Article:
"I was imprisoned for contempt of Congress for refusing to 'name names' to the House Un-American Affairs Committee.
This set me to thinking a great deal about prison, and when I was released, I began a very intense study of ancient slavery and imprisonment, particularly with a set of books (rare books today) called 'The Ancient Lowly' [Cyrenus Osborne Ward, 1888, 2 vols.].
In these books, extensive information on the Spartacus revolt was available."

Movie synopsis

[Notes] —The following synopsis of the movie Spartacus (1960; dir. Stanley Kubrick) is based in part on notes compiled by former student John Barodin.
The movie Spartacus tells the story of a slave revolt led by the title character.
Spartacus is a slave in a Thracian camp where he is bought by Batiatus, who runs a gladiatorial school.
At the school, the men are taught how to fight but do not fight to the death, as this would be bad for morale.
For good behavior, the gladiators are permitted the company of women: Spartacus is assigned a Britton, named Varinia, whom he treats with great respect: as a result, a relationship forms between the two, as they soon fall in love.
When Roman senator Crassus visits the school with his wife and another couple, the two women demand to see the gladiators fight to the death.
Although Spartacus is defeated in the fight, his opponent refuses to kill him and instead hurls a spear in Crassus's direction: for his behavior he is immediately killed.

The revolt

[Notes] — While at the school, Crassus buys Varinia from Batiatus, and, when Spartacus finds out, he is outraged and starts an uprising by the gladiators who eventually overrun the school.
With Spartacus as their leader, the escaped gladiators travel through southern Italy freeing other slaves, who join their ranks.
Their plan is to leave Italy and return home with the help of pirate ships.
It is while traveling through Italy that Spartacus reunites with Varinia, who also escaped.
The two marry and Varinia is soon pregnant.

Glabrus, Crassus

[Notes] — The Roman Senate dispatches a small Roman army, led by Crassus's protege Glabrus, to deal with Spartacus.
However, Spartacus gets word of this, attacks the Romans while they are sleeping and destroys the Roman force.
Glabrus is freed to return to the senate, where he is forced to admit his incompetence in handling his forces.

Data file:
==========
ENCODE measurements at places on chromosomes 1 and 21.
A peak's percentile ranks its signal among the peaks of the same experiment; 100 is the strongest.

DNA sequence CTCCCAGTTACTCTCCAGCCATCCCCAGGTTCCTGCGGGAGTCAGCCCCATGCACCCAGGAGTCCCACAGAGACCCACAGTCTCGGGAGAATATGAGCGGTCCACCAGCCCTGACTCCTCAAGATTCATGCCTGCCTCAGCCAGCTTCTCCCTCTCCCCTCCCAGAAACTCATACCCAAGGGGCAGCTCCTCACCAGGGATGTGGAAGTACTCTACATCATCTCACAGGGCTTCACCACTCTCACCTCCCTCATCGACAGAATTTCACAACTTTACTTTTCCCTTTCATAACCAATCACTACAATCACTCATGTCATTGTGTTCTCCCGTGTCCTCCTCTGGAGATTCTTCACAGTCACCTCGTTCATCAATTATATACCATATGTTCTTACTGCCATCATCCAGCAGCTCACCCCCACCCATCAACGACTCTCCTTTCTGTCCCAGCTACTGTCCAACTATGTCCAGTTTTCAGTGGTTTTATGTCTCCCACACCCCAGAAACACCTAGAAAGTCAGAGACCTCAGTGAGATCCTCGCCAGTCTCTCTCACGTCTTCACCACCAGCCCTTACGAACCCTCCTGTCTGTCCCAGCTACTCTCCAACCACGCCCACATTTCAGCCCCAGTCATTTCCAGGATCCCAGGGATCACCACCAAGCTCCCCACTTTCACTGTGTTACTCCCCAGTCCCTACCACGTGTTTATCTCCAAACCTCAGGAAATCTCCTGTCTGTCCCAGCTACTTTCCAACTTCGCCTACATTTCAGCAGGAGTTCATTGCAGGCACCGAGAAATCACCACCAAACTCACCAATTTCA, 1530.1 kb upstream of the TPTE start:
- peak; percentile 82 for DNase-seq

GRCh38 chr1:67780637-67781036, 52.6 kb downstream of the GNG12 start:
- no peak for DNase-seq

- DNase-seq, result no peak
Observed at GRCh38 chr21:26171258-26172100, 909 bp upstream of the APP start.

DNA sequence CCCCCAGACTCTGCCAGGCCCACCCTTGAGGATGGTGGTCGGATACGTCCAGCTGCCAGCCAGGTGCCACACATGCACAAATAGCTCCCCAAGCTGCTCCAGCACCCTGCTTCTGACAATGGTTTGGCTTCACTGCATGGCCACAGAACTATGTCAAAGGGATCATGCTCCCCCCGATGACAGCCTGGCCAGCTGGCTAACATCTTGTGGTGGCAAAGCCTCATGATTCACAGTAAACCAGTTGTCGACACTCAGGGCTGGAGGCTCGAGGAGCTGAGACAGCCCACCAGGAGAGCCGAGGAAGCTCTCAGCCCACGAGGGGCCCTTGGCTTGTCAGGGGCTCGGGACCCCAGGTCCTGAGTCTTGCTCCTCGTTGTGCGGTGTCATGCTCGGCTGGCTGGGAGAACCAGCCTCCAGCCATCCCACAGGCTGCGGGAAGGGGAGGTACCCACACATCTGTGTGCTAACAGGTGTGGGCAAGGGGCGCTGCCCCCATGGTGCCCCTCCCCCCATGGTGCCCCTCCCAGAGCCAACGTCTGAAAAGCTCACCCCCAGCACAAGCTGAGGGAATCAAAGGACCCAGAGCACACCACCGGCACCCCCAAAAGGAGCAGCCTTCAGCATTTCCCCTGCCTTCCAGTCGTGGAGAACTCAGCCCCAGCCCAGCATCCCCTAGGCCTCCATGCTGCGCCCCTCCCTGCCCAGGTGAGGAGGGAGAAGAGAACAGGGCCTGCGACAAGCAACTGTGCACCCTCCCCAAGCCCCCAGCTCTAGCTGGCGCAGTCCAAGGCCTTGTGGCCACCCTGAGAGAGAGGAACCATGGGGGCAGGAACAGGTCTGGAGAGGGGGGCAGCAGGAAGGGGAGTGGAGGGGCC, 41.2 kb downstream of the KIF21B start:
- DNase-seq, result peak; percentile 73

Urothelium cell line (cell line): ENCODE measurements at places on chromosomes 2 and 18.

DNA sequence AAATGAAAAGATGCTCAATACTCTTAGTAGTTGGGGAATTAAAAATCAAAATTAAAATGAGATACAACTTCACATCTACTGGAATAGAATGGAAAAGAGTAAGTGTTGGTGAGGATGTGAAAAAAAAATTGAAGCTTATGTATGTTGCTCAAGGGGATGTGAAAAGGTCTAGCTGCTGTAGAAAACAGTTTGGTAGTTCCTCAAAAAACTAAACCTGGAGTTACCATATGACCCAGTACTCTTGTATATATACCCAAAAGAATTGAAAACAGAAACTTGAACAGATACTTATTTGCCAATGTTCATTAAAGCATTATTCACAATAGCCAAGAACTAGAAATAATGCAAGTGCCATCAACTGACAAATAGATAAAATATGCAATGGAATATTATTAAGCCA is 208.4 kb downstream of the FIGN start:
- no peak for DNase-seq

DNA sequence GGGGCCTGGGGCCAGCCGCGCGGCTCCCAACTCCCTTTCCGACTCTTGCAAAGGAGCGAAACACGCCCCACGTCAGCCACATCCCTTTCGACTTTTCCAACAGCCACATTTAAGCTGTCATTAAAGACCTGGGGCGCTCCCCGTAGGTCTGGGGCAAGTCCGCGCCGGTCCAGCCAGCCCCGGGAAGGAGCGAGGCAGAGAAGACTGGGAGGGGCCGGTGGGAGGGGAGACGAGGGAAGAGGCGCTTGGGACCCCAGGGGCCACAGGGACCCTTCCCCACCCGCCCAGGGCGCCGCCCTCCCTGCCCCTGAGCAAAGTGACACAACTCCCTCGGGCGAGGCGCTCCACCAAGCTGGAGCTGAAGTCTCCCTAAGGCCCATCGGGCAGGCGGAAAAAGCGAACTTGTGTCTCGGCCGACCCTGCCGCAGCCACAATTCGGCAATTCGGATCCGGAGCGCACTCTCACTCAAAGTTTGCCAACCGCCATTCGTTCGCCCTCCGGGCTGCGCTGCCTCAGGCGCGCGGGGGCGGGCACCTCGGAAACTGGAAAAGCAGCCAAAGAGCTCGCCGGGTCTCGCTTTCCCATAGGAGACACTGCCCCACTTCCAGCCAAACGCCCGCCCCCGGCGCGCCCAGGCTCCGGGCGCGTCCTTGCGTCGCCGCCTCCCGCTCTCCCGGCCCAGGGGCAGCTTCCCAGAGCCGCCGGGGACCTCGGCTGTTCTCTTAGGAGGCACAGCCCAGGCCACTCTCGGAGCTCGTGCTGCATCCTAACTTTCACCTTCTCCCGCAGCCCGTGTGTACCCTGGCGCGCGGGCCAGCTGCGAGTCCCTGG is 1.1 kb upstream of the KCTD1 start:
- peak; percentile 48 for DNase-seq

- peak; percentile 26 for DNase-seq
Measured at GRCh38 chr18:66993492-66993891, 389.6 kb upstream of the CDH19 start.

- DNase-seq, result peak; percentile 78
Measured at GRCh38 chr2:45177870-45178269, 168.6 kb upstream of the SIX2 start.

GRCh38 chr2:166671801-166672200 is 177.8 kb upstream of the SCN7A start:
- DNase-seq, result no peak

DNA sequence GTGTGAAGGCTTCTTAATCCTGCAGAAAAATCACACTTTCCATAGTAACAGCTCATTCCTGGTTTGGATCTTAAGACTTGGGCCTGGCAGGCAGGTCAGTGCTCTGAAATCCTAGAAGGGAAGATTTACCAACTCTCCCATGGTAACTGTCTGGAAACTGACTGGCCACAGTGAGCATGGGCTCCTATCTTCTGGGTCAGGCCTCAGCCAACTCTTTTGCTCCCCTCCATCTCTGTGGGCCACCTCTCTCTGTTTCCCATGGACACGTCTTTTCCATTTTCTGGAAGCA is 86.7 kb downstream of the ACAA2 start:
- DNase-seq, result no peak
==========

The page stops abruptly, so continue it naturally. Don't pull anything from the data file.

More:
As a result, he is banished from Rome by Crassus, his former political ally.


[Notes] — Crassus, seeking to increase his political power by destroying Spartacus, convinces the senate to deploy a much larger army to deal with the rebel slaves.
However, this army is also defeated, this time with more than 19,000 casualties.
The senate, humiliated by the inability of the Roman military to defeat the slaves, deploys more units, this time under the command of Crassus himself.
This army leaves from Rome, while two more armies are advancing from the south, to surround Spartacus.


[Notes] — Seeing that he is trapped, Spartacus wills his troops north and into battle against the army led by Crassus: this time the slaves are defeated, and he is captured along with Varinia and their newborn son.
Crassus, determined to find Spartacus, threatens the captured gladiators announcing that if Spartacus does not reveal himself, all the prisoners will be executed.
As Spartacus is about to reveal his identity, hundreds of other slaves come forward yelling, "I am Spartacus!".


[Notes] — With Spartacus' identity still hidden, Crassus orders that 6,000 captured slaves be crucified along the road to Rome.
On his way back to Rome, Crassus recognizes Spartacus from the fight at the gladiatorial school and spares him so that he can entertain Crassus by fighting to the death in Rome.
Spartacus wins the fight but is the last slave to be crucified and is nailed up to a cross just outside the gates to Rome.
In the end, thanks to Crassus's political adversary Gracchus and to a remorseful Batiatus, Varinia achieves her freedom.
While leaving Rome for Gaul, she sees Spartacus nailed up on a cross just outside the gates of the city.
She brings her newborn son to the dying gladiator, and for the first time Spartacus sees his son.
She pleads with him to die and end his suffering, which he does as she rides off as a free woman.

Hollywood's Rome